# Defining Reference Directions for Voltage and Power (sign convention)

My professor decided to use the above reference directions when calculating power in circuits. He says that when power > 0, power is consumed. When p < 0, power is generated.

This definition is counter intuitive to what I would have assigned--I would have said negative means power is consumed and positive power means power is generated.

So my question is this: Are these sign conventions actually what is happening physically? In other words, when you look at the diagrams above, what determines (or what are the formal conditions based on the parameters above) that a system is generating or consuming power?

Do we understand it like this: On the left diagram, charge is flowing from "high" to "low" potential so charge is being used. And on the right, charge is flowing in its "opposite" direction so power is being generated?

• "[...] so charge is being used" Charge is not used/wasted in a series connection (although it can be stored temporarily in capacitors)! Don't confuse charge with energy. They are different properties, and are measured in different units. A given object has a certain charge, energy, mass... – Alejandro Nava Feb 6 at 18:26

Consider a resistor. Label one terminal "+" and the other one "-".

When current flows in to the + terminal (like in your left-hand diagram), Ohm's law tells us that the voltage at the + terminal is higher than at the - terminal and the value is given by $V=IR$.

And we know that in this situation, electrical power is consumed by the resistor and turned into thermal power.

Conversely, when a battery turns chemical energy into electrial energy and delivers it to the rest of the circuit, current flows out of the more positive terminal of the battery.

Of course this is just a convention. We could have defined current with the opposite sign (for example, we could have defined current in the direction of negative charge flow), and then we'd have the opposite result: When negative charge flows from + to - in a resistor, the voltage would be negative, giving a negative product of voltage and "current", but the resistor would still be consuming electrical power.

Assuming $i_1$ and $v_1$ are both positive or negative (such that their product is positive) then positive charge enters the more positive terminal and exits the the more negative terminal; the charge exits the device at a lower potential

Thus, the charge has less potential energy after passing through the device and so energy is delivered to the device.

If, on the other hand, either $i_1$ or $v_1$ is negative (such that their product is negative), the charge exits the device at a higher potential and so, the device is supplying energy.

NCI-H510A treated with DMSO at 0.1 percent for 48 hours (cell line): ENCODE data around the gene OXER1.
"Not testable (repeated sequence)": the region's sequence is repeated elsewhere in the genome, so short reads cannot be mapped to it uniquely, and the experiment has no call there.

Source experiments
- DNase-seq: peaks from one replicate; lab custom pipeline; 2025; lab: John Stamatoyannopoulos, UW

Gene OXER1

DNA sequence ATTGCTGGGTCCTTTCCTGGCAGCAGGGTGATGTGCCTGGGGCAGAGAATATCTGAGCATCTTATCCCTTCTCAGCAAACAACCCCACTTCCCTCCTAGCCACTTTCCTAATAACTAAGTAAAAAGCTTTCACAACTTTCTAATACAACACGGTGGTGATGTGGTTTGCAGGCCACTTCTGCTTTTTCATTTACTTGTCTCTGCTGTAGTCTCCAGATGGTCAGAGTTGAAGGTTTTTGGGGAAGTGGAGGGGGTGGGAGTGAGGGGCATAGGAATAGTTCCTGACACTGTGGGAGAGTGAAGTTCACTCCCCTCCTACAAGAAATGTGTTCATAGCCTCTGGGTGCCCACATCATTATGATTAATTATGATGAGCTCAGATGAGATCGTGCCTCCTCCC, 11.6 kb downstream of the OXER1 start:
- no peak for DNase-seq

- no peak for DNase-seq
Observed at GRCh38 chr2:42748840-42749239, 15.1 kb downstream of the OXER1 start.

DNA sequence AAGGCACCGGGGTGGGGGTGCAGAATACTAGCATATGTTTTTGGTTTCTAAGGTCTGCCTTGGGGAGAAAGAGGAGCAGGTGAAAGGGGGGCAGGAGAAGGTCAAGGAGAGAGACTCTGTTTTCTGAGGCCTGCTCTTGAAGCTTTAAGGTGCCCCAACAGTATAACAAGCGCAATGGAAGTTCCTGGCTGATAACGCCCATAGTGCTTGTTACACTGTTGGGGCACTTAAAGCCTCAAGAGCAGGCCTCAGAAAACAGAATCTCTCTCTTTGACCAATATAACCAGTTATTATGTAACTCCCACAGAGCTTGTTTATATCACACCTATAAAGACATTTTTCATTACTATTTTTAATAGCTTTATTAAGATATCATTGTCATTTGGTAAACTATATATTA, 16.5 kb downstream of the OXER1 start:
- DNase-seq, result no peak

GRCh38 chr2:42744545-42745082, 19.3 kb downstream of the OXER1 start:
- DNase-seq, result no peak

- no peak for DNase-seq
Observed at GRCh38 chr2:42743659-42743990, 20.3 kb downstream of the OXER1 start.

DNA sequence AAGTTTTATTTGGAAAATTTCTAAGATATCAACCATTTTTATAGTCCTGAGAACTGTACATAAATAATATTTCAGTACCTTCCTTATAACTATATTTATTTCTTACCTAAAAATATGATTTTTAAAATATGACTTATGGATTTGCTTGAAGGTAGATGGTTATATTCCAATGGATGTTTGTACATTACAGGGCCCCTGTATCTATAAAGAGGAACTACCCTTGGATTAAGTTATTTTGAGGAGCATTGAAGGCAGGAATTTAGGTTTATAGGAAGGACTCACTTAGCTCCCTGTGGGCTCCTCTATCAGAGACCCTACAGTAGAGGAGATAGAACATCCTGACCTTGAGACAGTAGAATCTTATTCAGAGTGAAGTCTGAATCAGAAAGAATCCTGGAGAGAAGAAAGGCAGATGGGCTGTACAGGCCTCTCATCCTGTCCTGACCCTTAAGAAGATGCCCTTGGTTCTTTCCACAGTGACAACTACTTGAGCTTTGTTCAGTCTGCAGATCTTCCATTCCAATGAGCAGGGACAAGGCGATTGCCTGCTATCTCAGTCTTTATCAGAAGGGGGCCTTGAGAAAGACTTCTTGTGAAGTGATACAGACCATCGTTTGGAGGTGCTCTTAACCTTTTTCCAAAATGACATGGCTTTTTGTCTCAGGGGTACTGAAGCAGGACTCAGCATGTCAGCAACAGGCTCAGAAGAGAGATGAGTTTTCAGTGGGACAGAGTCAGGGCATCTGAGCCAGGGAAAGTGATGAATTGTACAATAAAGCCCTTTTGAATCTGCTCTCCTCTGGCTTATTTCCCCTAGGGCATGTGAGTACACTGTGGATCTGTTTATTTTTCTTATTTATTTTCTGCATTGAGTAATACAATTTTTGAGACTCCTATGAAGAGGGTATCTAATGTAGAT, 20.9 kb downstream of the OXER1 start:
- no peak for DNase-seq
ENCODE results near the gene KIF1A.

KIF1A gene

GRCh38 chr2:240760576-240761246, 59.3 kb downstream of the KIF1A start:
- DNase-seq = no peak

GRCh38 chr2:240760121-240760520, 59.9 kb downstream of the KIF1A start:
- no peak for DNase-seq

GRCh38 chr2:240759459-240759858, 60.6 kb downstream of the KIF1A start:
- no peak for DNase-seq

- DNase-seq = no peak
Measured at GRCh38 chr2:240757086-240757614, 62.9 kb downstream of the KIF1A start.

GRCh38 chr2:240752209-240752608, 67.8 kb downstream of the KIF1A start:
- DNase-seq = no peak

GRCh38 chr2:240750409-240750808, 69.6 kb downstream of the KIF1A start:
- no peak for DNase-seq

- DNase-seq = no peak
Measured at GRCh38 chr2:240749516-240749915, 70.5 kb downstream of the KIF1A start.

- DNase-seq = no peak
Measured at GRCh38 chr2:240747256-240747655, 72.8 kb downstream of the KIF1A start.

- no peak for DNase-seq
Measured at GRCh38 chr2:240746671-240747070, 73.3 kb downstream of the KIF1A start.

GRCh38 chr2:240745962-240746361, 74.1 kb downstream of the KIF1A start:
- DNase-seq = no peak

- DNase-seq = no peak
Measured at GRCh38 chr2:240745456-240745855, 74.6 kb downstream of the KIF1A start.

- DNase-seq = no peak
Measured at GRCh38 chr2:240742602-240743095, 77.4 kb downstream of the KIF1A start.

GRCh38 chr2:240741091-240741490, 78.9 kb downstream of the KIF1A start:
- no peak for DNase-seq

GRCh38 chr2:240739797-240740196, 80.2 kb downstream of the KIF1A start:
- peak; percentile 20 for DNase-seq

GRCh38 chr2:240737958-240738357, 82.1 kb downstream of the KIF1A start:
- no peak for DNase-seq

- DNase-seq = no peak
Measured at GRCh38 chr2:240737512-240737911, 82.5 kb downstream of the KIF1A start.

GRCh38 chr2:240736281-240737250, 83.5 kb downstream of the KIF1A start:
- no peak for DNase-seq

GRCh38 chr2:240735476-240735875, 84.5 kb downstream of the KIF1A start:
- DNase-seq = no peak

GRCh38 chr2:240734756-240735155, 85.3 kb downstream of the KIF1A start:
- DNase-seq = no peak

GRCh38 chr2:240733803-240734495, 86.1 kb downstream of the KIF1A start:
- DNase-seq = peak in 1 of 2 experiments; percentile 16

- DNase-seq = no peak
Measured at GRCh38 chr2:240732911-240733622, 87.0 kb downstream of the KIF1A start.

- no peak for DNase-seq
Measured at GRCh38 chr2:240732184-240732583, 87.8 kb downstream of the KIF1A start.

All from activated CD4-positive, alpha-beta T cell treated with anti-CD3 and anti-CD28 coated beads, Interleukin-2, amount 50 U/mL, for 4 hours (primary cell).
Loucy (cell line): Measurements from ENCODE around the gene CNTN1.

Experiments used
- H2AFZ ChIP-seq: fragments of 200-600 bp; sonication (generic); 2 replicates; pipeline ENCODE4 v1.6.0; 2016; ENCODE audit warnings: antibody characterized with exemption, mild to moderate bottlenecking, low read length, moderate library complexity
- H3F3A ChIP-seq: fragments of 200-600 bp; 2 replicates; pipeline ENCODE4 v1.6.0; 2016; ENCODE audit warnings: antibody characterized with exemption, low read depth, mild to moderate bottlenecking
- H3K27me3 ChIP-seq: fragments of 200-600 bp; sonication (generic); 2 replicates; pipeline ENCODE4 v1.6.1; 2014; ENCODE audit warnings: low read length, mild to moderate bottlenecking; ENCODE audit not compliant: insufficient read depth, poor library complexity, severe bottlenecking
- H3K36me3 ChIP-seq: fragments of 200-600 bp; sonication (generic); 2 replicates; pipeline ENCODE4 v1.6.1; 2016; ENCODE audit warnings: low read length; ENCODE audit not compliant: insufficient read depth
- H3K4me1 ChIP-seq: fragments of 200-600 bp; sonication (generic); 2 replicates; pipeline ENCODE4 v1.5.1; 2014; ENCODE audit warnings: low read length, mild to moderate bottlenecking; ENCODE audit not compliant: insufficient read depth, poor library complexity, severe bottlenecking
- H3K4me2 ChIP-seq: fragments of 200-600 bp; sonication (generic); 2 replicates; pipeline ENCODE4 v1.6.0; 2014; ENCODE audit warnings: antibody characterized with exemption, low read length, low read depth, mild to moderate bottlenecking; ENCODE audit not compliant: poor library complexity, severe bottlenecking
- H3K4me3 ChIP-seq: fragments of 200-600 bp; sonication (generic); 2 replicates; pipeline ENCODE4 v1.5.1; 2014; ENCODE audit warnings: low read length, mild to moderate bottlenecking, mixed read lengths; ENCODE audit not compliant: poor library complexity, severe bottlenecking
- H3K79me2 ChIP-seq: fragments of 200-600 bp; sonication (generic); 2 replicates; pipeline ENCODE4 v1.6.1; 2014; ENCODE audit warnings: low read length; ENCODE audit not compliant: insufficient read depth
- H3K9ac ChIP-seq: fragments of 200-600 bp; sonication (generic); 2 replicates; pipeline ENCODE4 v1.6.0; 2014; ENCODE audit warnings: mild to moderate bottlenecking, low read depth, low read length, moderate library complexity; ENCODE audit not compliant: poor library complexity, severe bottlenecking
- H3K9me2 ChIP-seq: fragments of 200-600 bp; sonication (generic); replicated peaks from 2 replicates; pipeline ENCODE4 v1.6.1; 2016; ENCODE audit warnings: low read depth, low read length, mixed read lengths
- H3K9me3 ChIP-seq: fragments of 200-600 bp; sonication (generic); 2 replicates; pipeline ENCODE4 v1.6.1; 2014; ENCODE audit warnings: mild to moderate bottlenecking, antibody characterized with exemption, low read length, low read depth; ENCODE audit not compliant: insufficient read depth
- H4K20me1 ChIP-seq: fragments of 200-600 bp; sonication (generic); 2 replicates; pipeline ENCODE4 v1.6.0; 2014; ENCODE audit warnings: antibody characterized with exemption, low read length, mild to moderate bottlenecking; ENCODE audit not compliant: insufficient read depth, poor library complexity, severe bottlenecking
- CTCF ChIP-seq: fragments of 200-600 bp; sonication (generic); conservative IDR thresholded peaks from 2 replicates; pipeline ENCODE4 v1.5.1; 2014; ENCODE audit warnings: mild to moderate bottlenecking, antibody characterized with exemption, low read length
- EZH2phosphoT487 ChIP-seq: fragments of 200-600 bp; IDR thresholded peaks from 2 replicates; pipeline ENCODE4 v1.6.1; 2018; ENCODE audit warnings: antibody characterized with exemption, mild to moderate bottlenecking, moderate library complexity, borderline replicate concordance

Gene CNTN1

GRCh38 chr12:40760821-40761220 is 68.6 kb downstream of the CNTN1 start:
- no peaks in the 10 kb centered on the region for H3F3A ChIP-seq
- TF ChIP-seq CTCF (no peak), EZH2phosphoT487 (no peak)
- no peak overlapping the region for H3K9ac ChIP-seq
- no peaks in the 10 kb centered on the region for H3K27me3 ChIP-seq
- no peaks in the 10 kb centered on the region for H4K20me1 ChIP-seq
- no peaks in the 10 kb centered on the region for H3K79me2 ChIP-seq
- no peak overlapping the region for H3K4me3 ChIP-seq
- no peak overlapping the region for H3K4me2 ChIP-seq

For further reading, see the Wikipedia article "Passive Sign Convention".

The convention defines electric power flowing out of the circuit into an electrical component as positive, and power flowing into the circuit out of a component as negative. So a passive component which consumes power, such as an appliance or light bulb, will have positive power dissipation, while an active component, a source of power such as an electric generator or battery, will have negative power dissipation. This is the standard definition of power in electric circuits.

To comply with the convention, the direction of the voltage and current variables used to calculate power and resistance in the component must have a certain relationship: the current variable must be defined so positive current enters the positive voltage terminal of the device. These directions may be different from the directions of the actual current flow and voltage.

When we discuss power in the general physics sense, we mean the rate at which energy is transferred from one system to another, or possibly one form to another. The sign convention your professor specified is very common, and yields the power consumed by the device, taking energy out of the charge flow system and putting it somewhere else at a certain rate. This somewhere else might be internal energy of a resistor, or energy of the EM field of a transformer or capacitor or inductor, etc. In this convention, a negative number for the power means that energy is being transferred into the charge flow system.

The nice thing about allowing for negative power consumption is that for closed circuit systems (i.e., all sources and sinks are shown in the circuit diagram), the total power consumed is zero, so you can check your solutions of voltages and currents.